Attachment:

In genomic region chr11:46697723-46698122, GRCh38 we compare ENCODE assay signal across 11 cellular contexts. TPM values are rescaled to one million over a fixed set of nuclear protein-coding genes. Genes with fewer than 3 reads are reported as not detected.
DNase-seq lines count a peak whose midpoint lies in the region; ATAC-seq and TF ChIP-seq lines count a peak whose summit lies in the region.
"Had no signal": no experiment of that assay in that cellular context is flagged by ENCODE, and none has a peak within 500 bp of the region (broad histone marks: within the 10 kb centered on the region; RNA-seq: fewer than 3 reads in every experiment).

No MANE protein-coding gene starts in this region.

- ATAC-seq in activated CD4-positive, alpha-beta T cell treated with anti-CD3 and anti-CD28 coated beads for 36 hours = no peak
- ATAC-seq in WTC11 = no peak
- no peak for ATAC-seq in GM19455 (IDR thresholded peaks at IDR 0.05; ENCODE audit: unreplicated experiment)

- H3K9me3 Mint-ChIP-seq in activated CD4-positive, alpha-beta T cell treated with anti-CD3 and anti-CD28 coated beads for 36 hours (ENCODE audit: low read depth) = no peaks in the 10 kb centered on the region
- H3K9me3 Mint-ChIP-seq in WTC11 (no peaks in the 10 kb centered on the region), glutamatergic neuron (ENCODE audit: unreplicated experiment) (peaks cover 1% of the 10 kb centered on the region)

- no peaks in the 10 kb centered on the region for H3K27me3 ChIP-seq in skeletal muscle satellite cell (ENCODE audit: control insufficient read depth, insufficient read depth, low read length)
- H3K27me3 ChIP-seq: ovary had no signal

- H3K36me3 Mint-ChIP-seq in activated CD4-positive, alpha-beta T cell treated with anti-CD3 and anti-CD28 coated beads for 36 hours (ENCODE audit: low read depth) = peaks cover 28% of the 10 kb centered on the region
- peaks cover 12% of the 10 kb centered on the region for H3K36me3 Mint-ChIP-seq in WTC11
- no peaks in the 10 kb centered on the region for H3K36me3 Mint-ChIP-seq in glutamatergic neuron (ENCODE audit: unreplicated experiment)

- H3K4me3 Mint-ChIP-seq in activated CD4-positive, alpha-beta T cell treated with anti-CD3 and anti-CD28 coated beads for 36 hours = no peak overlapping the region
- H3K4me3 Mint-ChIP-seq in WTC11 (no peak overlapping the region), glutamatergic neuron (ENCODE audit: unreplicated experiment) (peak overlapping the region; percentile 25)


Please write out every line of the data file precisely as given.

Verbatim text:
In genomic region chr11:46697723-46698122, GRCh38 we compare ENCODE assay signal across 11 cellular contexts. TPM values are rescaled to one million over a fixed set of nuclear protein-coding genes. Genes with fewer than 3 reads are reported as not detected.
DNase-seq lines count a peak whose midpoint lies in the region; ATAC-seq and TF ChIP-seq lines count a peak whose summit lies in the region.
"Had no signal": no experiment of that assay in that cellular context is flagged by ENCODE, and none has a peak within 500 bp of the region (broad histone marks: within the 10 kb centered on the region; RNA-seq: fewer than 3 reads in every experiment).

No MANE protein-coding gene starts in this region.

- ATAC-seq in activated CD4-positive, alpha-beta T cell treated with anti-CD3 and anti-CD28 coated beads for 36 hours = no peak
- ATAC-seq in WTC11 = no peak
- no peak for ATAC-seq in GM19455 (IDR thresholded peaks at IDR 0.05; ENCODE audit: unreplicated experiment)

- H3K9me3 Mint-ChIP-seq in activated CD4-positive, alpha-beta T cell treated with anti-CD3 and anti-CD28 coated beads for 36 hours (ENCODE audit: low read depth) = no peaks in the 10 kb centered on the region
- H3K9me3 Mint-ChIP-seq in WTC11 (no peaks in the 10 kb centered on the region), glutamatergic neuron (ENCODE audit: unreplicated experiment) (peaks cover 1% of the 10 kb centered on the region)

- no peaks in the 10 kb centered on the region for H3K27me3 ChIP-seq in skeletal muscle satellite cell (ENCODE audit: control insufficient read depth, insufficient read depth, low read length)
- H3K27me3 ChIP-seq: ovary had no signal

- H3K36me3 Mint-ChIP-seq in activated CD4-positive, alpha-beta T cell treated with anti-CD3 and anti-CD28 coated beads for 36 hours (ENCODE audit: low read depth) = peaks cover 28% of the 10 kb centered on the region
- peaks cover 12% of the 10 kb centered on the region for H3K36me3 Mint-ChIP-seq in WTC11
- no peaks in the 10 kb centered on the region for H3K36me3 Mint-ChIP-seq in glutamatergic neuron (ENCODE audit: unreplicated experiment)

- H3K4me3 Mint-ChIP-seq in activated CD4-positive, alpha-beta T cell treated with anti-CD3 and anti-CD28 coated beads for 36 hours = no peak overlapping the region
- H3K4me3 Mint-ChIP-seq in WTC11 (no peak overlapping the region), glutamatergic neuron (ENCODE audit: unreplicated experiment) (peak overlapping the region; percentile 25)